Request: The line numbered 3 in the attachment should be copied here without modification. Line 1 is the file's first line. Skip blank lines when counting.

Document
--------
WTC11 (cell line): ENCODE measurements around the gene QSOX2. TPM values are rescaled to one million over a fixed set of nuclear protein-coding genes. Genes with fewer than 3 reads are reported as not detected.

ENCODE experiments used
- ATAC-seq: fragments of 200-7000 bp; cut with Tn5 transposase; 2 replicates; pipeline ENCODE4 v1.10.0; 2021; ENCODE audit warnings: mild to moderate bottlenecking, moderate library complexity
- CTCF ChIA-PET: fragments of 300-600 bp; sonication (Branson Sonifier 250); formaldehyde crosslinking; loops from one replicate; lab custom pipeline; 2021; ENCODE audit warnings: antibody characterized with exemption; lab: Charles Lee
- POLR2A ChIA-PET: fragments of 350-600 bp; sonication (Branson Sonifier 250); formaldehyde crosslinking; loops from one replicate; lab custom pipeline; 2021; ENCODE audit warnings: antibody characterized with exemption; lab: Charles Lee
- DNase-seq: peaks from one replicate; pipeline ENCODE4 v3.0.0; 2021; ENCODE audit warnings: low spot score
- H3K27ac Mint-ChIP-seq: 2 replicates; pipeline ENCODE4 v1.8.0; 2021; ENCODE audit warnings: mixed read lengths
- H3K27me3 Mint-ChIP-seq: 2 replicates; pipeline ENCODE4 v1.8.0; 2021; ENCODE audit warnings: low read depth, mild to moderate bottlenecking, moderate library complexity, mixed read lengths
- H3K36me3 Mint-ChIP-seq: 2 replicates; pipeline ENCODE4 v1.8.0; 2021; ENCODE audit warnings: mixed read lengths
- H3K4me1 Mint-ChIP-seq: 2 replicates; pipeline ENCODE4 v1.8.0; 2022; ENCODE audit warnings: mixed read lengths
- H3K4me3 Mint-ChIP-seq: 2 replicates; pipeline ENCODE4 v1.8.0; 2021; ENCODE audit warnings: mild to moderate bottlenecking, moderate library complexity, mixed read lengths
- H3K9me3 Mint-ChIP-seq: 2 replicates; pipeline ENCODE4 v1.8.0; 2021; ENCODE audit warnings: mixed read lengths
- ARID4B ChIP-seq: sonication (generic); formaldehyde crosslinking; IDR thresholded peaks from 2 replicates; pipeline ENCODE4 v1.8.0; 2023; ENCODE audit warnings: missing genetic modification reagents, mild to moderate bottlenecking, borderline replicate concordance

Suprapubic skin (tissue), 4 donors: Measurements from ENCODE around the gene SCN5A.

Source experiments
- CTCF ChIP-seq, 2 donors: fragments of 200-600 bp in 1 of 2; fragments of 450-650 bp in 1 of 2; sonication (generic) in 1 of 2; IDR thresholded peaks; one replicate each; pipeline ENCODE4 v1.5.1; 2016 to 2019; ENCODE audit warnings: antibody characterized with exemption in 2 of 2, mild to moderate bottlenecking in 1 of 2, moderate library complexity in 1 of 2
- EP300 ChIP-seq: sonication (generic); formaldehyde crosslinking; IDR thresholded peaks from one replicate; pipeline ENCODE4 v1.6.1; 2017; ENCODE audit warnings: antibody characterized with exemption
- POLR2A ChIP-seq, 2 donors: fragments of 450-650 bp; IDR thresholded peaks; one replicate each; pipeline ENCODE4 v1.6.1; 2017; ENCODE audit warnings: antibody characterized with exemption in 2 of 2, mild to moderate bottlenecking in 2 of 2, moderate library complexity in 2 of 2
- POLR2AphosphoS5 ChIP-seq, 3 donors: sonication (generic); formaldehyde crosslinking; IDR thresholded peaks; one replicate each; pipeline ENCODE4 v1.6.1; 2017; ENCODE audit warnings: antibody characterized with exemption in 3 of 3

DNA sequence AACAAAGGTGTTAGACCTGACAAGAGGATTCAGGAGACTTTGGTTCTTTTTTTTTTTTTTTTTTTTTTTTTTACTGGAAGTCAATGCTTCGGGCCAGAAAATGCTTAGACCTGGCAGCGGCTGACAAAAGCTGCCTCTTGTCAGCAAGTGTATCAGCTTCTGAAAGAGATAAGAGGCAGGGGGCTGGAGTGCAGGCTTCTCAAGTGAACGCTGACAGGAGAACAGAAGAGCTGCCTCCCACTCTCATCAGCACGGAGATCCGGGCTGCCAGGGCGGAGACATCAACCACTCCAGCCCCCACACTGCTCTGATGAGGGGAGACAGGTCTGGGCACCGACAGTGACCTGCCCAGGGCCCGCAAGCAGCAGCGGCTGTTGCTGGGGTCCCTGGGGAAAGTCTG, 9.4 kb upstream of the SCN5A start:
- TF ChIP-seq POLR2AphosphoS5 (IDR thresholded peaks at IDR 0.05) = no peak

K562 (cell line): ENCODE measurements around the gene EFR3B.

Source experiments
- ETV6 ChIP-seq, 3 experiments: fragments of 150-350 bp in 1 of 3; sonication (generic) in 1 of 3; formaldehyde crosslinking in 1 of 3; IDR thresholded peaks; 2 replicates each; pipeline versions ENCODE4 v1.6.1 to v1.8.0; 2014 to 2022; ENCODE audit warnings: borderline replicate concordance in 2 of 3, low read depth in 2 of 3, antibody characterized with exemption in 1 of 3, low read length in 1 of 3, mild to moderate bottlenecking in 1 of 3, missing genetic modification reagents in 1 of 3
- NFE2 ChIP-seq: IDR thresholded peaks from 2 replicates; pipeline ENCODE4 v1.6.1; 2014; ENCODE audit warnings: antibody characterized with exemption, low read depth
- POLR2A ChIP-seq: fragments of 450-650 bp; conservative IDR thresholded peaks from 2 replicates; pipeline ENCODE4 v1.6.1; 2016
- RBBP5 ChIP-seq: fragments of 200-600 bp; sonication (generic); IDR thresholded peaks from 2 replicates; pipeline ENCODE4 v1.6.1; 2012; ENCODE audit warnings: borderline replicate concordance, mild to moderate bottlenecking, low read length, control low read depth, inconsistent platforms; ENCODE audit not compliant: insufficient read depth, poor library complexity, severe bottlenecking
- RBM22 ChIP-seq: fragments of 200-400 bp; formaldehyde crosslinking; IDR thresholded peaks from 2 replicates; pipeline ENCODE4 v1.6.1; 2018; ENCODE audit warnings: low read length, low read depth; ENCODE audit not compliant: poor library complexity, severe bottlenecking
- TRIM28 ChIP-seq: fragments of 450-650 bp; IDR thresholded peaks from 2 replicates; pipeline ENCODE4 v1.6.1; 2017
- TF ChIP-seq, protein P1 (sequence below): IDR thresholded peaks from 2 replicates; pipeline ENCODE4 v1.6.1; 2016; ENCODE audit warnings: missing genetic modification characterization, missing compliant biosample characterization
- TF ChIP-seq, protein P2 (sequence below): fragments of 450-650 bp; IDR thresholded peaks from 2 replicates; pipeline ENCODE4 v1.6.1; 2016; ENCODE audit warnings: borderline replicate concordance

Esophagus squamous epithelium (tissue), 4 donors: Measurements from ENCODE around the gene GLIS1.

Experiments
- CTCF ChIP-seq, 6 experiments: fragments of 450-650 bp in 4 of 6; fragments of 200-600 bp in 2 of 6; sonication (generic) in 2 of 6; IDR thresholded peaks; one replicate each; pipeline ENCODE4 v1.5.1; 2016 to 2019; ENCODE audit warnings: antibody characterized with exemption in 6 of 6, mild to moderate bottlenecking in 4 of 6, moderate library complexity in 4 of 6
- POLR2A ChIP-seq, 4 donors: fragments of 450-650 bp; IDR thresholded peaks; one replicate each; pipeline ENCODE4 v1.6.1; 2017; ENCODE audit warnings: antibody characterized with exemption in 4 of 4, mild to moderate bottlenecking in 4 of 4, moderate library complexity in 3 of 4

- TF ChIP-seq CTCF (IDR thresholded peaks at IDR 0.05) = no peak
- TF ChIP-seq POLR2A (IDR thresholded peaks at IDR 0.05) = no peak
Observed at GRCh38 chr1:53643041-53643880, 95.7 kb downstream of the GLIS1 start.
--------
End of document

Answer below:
- ATAC-seq: fragments of 200-7000 bp; cut with Tn5 transposase; 2 replicates; pipeline ENCODE4 v1.10.0; 2021; ENCODE audit warnings: mild to moderate bottlenecking, moderate library complexity